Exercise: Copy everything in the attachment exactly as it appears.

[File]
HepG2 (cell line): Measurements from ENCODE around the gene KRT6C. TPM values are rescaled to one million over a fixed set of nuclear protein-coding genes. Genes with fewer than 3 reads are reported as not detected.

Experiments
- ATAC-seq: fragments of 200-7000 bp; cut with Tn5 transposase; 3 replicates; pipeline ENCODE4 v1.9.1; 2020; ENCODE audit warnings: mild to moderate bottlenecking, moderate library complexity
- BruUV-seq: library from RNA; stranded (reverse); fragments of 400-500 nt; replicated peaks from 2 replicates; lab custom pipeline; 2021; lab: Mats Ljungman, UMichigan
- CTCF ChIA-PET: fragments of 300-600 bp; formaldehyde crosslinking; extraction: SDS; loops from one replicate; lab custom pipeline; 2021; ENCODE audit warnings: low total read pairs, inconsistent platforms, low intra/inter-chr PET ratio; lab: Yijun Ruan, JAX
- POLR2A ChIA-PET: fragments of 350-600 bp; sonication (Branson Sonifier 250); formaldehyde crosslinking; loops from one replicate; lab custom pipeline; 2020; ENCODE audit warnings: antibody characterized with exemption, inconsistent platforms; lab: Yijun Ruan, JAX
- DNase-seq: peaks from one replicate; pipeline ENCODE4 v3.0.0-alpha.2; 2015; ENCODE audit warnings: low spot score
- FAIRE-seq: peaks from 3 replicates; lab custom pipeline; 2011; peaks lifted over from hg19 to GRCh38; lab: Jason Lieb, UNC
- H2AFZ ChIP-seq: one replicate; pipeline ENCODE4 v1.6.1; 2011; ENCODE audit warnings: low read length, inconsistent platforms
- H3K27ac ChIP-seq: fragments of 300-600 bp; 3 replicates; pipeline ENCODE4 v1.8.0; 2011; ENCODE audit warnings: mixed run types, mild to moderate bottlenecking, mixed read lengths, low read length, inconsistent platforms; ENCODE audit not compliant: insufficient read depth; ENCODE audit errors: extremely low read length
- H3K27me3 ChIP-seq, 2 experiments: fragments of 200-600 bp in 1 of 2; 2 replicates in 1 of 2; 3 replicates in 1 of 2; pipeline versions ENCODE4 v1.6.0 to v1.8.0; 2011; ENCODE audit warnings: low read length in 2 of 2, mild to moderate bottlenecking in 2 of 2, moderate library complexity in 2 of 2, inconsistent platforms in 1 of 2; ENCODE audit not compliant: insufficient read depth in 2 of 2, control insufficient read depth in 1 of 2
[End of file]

HepG2 (cell line): Measurements from ENCODE around the gene KRT6C. TPM values are rescaled to one million over a fixed set of nuclear protein-coding genes. Genes with fewer than 3 reads are reported as not detected.

Experiments
- ATAC-seq: fragments of 200-7000 bp; cut with Tn5 transposase; 3 replicates; pipeline ENCODE4 v1.9.1; 2020; ENCODE audit warnings: mild to moderate bottlenecking, moderate library complexity
- BruUV-seq: library from RNA; stranded (reverse); fragments of 400-500 nt; replicated peaks from 2 replicates; lab custom pipeline; 2021; lab: Mats Ljungman, UMichigan
- CTCF ChIA-PET: fragments of 300-600 bp; formaldehyde crosslinking; extraction: SDS; loops from one replicate; lab custom pipeline; 2021; ENCODE audit warnings: low total read pairs, inconsistent platforms, low intra/inter-chr PET ratio; lab: Yijun Ruan, JAX
- POLR2A ChIA-PET: fragments of 350-600 bp; sonication (Branson Sonifier 250); formaldehyde crosslinking; loops from one replicate; lab custom pipeline; 2020; ENCODE audit warnings: antibody characterized with exemption, inconsistent platforms; lab: Yijun Ruan, JAX
- DNase-seq: peaks from one replicate; pipeline ENCODE4 v3.0.0-alpha.2; 2015; ENCODE audit warnings: low spot score
- FAIRE-seq: peaks from 3 replicates; lab custom pipeline; 2011; peaks lifted over from hg19 to GRCh38; lab: Jason Lieb, UNC
- H2AFZ ChIP-seq: one replicate; pipeline ENCODE4 v1.6.1; 2011; ENCODE audit warnings: low read length, inconsistent platforms
- H3K27ac ChIP-seq: fragments of 300-600 bp; 3 replicates; pipeline ENCODE4 v1.8.0; 2011; ENCODE audit warnings: mixed run types, mild to moderate bottlenecking, mixed read lengths, low read length, inconsistent platforms; ENCODE audit not compliant: insufficient read depth; ENCODE audit errors: extremely low read length
- H3K27me3 ChIP-seq, 2 experiments: fragments of 200-600 bp in 1 of 2; 2 replicates in 1 of 2; 3 replicates in 1 of 2; pipeline versions ENCODE4 v1.6.0 to v1.8.0; 2011; ENCODE audit warnings: low read length in 2 of 2, mild to moderate bottlenecking in 2 of 2, moderate library complexity in 2 of 2, inconsistent platforms in 1 of 2; ENCODE audit not compliant: insufficient read depth in 2 of 2, control insufficient read depth in 1 of 2